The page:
I have never seen an owners manual or spare list for the F/G31 models. They were continued into 1932 and possibly 1933; though Douglas production in 1933 was very limited due to financial distress. Numbering would have started at 100 or 101.

As for non-standard parts, it looks to be minor. It would have been fitted with a BTH dyno-mag to support the electric lighting. Headlamp would be the BTH model for that year with the switch at the back of the shell. There would have been an accumulator carrier over the front cylinder.

The rear brake pedal is a replacement, and the brake rod and actuating arms would not be plated but painted black enamel. Perhaps some of these were plated for show models, but it is more likely a common case of over-restoration. Ditto the plated handlebar clamps. The recessed center of the flywheel should be infilled with black enamel. Catalog illustrations also show the brake backing plates, airbox cover, and the gearbox sprocket cover as black enamel, and not bare aluminum. Pushrod tubes, kick start lever, petrol tank, inlet and exhaust pipes all should be plated. The exhaust pipes are probably replacements, or at least the front as the sweep(s) are not as generous as the originals. This is a common problem with modern tube benders, as they want to use the standard dies that come with their machines and are not concerned with matching the original shape accurately.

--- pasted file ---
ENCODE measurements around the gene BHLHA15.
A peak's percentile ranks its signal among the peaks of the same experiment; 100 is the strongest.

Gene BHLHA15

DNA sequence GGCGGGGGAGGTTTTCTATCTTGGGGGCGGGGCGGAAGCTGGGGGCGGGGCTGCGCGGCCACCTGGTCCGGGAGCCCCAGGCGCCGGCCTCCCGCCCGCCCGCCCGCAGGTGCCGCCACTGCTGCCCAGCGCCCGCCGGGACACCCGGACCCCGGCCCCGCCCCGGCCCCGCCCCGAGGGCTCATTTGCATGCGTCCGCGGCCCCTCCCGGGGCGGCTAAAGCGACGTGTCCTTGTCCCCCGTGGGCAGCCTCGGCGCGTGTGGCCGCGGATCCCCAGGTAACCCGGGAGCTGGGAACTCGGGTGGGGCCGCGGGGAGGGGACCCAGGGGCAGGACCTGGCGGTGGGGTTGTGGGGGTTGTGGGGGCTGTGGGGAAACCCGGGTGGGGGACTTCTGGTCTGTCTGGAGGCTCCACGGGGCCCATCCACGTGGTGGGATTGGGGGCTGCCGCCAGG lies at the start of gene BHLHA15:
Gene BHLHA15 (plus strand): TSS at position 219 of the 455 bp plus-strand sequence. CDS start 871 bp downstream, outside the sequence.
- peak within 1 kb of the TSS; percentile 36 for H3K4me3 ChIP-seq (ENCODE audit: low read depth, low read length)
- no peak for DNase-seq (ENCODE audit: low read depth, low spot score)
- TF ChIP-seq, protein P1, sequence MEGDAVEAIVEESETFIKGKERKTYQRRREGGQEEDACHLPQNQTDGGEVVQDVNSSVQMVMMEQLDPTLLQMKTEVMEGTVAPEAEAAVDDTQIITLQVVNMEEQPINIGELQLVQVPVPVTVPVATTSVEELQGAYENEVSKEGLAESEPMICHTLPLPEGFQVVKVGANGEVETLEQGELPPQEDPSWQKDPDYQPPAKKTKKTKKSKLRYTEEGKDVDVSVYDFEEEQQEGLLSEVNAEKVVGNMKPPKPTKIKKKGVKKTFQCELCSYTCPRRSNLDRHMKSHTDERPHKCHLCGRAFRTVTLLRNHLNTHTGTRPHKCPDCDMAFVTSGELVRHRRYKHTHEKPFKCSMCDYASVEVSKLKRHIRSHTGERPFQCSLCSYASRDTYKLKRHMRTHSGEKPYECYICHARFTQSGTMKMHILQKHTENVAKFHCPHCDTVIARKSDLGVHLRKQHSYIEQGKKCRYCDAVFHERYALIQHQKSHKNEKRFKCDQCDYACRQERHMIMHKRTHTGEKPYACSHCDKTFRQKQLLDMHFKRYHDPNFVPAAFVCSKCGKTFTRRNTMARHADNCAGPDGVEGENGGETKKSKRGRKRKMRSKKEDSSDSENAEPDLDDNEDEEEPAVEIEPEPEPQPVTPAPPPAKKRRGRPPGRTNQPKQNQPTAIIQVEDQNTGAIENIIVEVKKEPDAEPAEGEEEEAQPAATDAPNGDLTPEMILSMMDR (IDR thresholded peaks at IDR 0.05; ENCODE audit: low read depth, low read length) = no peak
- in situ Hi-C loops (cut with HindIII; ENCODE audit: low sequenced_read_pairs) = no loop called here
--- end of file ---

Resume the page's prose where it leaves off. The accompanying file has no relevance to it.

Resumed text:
The saddle has been raised, and normally would sit just a little lower. I have seen others raised, so perhaps the original position was uncomfortable. A cast aluminum toolbox and a rear parcel carrier were intended to be offered, but not shown on the catalog illustrations nor can I think of seeing one so fitted.

The front forks should be essentially DT, but with the ability to mount mudguards and a headlamp. I can not see enough of yours to be entirely sure, but suspect they are from a slightly later Douglas road model of 1934-35. The fork links support this theory, as they should be the DT forged style. Also the front brake should be on the right-hand side!

So all in all I would say the front forks are the most serious originality issue, but at least they do look like Douglas components of 1934-35. The other points are minor fitments and matters of finish. You should find it a very strong runner on the road, even with the single carburetor. So far as I know they also used the same camshaft as the DT models, that gave a lot of torque in the mid-range.

Hope this helps and best of luck with it!



Welcome MR Alex
this is not only  forum but
best ever family  to all of us we are all together
thanks for showing us the nice bike well maintened
and of course there are great members specialy MR Doug always helpfull to each and everyone
regards keep it up